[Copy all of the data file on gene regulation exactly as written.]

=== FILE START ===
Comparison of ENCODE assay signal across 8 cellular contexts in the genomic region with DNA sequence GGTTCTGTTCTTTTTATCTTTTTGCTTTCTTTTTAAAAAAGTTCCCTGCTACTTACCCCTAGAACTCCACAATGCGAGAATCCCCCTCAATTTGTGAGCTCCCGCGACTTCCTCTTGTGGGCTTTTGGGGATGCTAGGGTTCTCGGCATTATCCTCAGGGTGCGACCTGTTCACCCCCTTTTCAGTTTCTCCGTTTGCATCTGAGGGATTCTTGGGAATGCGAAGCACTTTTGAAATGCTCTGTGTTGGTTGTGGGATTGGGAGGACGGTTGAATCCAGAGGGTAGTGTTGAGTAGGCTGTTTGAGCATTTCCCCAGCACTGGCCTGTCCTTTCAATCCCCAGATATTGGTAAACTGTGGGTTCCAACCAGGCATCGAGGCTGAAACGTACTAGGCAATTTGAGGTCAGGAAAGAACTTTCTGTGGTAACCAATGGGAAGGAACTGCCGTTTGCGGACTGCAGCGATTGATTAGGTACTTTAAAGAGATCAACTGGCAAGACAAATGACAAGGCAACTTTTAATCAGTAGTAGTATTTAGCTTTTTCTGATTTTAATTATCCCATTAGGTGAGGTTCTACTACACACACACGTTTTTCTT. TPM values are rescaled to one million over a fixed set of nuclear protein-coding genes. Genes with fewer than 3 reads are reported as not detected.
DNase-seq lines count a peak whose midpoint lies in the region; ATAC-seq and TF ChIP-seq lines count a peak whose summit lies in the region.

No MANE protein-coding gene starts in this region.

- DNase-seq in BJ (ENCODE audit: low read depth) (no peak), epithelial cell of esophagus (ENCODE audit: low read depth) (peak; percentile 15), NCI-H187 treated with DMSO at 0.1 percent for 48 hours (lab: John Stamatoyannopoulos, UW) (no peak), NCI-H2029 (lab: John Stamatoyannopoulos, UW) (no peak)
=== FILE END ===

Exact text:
Comparison of ENCODE assay signal across 8 cellular contexts in the genomic region with DNA sequence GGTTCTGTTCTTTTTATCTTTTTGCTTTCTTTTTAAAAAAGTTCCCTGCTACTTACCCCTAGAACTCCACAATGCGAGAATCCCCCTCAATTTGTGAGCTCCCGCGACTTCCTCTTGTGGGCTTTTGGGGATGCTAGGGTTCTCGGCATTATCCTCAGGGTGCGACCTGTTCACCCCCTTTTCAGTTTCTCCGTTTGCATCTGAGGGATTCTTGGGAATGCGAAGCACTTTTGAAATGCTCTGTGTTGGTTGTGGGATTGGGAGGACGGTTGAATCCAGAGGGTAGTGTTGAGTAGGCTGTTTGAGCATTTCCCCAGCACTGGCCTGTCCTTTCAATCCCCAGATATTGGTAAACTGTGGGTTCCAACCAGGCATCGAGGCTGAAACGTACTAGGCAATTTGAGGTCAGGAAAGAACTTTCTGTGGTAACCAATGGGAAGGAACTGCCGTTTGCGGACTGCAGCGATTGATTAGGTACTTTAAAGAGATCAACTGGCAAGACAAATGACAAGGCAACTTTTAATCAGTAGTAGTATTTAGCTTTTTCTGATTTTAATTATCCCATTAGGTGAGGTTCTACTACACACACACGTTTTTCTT. TPM values are rescaled to one million over a fixed set of nuclear protein-coding genes. Genes with fewer than 3 reads are reported as not detected.
DNase-seq lines count a peak whose midpoint lies in the region; ATAC-seq and TF ChIP-seq lines count a peak whose summit lies in the region.

No MANE protein-coding gene starts in this region.

- DNase-seq in BJ (ENCODE audit: low read depth) (no peak), epithelial cell of esophagus (ENCODE audit: low read depth) (peak; percentile 15), NCI-H187 treated with DMSO at 0.1 percent for 48 hours (lab: John Stamatoyannopoulos, UW) (no peak), NCI-H2029 (lab: John Stamatoyannopoulos, UW) (no peak)